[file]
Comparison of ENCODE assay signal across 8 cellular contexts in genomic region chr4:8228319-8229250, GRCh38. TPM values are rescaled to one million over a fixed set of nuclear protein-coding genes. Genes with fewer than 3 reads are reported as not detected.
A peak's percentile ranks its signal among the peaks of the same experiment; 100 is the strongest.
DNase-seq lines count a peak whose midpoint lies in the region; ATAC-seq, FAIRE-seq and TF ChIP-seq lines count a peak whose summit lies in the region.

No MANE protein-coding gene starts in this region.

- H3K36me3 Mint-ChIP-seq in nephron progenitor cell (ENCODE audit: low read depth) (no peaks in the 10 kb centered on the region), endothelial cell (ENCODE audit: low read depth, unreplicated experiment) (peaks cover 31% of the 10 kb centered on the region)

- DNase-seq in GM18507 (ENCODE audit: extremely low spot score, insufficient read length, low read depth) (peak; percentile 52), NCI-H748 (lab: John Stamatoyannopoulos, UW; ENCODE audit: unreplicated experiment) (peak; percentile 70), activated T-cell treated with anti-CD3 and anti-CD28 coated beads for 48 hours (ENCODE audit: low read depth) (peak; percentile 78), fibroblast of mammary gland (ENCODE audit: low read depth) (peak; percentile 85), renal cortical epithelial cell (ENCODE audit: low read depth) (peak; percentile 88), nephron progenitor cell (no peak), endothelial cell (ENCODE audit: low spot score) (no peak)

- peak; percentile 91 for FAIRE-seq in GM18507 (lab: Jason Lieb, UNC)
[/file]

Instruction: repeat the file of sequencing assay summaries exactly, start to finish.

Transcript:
Comparison of ENCODE assay signal across 8 cellular contexts in genomic region chr4:8228319-8229250, GRCh38. TPM values are rescaled to one million over a fixed set of nuclear protein-coding genes. Genes with fewer than 3 reads are reported as not detected.
A peak's percentile ranks its signal among the peaks of the same experiment; 100 is the strongest.
DNase-seq lines count a peak whose midpoint lies in the region; ATAC-seq, FAIRE-seq and TF ChIP-seq lines count a peak whose summit lies in the region.

No MANE protein-coding gene starts in this region.

- H3K36me3 Mint-ChIP-seq in nephron progenitor cell (ENCODE audit: low read depth) (no peaks in the 10 kb centered on the region), endothelial cell (ENCODE audit: low read depth, unreplicated experiment) (peaks cover 31% of the 10 kb centered on the region)

- DNase-seq in GM18507 (ENCODE audit: extremely low spot score, insufficient read length, low read depth) (peak; percentile 52), NCI-H748 (lab: John Stamatoyannopoulos, UW; ENCODE audit: unreplicated experiment) (peak; percentile 70), activated T-cell treated with anti-CD3 and anti-CD28 coated beads for 48 hours (ENCODE audit: low read depth) (peak; percentile 78), fibroblast of mammary gland (ENCODE audit: low read depth) (peak; percentile 85), renal cortical epithelial cell (ENCODE audit: low read depth) (peak; percentile 88), nephron progenitor cell (no peak), endothelial cell (ENCODE audit: low spot score) (no peak)

- peak; percentile 91 for FAIRE-seq in GM18507 (lab: Jason Lieb, UNC)